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Tags: 802.11, 802.11i, 802.1x, AAA server, access point, access points, EAP, EAP-FAST, EAP-TLS, engineer, engineers, PEAP, wi-fi, wifi, wireless, wireless controller, wireless LAN, wlan, WLC
Earlier this week, we kicked off special customer guest blog series with Andrew vonNagy, author of the blog Revolution Wi-Fi, and active on Twitter @revolutionwifi. Join us today as Andrew explores the next two major retail trends changing the Wi-Fi industry, and catch up with the first part if you missed it.
Trend 2: Empowering Sales Associates
Given the increasingly connected and smart shopper, consumers now have more product information than in-store sales associates in many cases. Yet sales staff are key to providing a great consumer experience in-store. Retailers need to empower sales associates with the depth of product information that consumers have, and to provide additional tools that facilitate existing and new services offered by the retailer.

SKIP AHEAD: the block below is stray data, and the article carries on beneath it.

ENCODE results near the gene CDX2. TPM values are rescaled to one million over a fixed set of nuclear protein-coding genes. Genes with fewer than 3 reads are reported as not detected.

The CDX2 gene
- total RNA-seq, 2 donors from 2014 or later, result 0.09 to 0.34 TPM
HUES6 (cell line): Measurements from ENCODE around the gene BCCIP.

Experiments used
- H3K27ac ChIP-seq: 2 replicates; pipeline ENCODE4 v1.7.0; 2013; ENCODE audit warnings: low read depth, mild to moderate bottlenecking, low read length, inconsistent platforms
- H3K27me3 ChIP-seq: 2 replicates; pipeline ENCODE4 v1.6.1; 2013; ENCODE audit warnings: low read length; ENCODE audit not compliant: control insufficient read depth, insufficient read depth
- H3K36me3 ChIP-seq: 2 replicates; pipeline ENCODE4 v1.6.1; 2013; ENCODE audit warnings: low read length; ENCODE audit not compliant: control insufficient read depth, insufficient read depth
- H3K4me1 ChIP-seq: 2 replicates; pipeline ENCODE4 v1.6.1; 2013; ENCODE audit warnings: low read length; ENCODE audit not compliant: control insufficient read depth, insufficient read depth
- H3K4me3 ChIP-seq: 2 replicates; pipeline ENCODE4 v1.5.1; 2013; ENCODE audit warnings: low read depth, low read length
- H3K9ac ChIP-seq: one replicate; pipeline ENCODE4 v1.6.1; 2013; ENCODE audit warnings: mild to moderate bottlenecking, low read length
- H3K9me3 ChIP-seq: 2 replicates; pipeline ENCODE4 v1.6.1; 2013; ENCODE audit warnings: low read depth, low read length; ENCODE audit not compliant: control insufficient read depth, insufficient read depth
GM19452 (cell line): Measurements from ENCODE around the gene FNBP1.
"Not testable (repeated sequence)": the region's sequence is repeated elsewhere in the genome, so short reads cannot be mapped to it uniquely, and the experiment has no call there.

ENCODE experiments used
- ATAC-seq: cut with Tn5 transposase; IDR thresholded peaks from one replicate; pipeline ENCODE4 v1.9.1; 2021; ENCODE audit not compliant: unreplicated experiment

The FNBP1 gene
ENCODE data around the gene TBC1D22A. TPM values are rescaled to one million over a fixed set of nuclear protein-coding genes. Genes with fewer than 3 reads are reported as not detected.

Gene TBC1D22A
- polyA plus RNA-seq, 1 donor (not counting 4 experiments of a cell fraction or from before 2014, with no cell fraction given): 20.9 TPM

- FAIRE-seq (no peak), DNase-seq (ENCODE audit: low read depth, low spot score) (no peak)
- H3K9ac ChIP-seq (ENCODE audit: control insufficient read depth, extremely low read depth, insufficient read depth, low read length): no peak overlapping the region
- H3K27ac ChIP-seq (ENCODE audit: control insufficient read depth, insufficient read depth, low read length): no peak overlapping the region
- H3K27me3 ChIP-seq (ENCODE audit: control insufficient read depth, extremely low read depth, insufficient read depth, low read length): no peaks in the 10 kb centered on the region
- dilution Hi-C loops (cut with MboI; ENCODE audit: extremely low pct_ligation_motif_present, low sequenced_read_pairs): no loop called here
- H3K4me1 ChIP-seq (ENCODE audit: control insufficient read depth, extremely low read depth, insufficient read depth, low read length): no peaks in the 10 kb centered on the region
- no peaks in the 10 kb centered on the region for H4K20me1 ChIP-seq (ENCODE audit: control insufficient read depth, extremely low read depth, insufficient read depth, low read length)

Historically, only a fraction of retail sales associates have been provided with mobile devices, and those devices have enabled only a limited set of capabilities such as stocking, inventory management and product availability. One reason for this is the high cost of ruggedized mobile devices for use in retail. A typical high-speed scanner PDA can cost well over $1,200 each. In order to provide every sales associate with more information to help consumers, retailers are adopting lower-cost, feature-rich, smart mobile devices that provide more robust capabilities than specialized scanners. Mobile platforms built by Apple, Android, and third-party manufacturers are enabling this shift, along with a retail IT focus on enabling business processes in a more flexible, consistent, and re-usable fashion.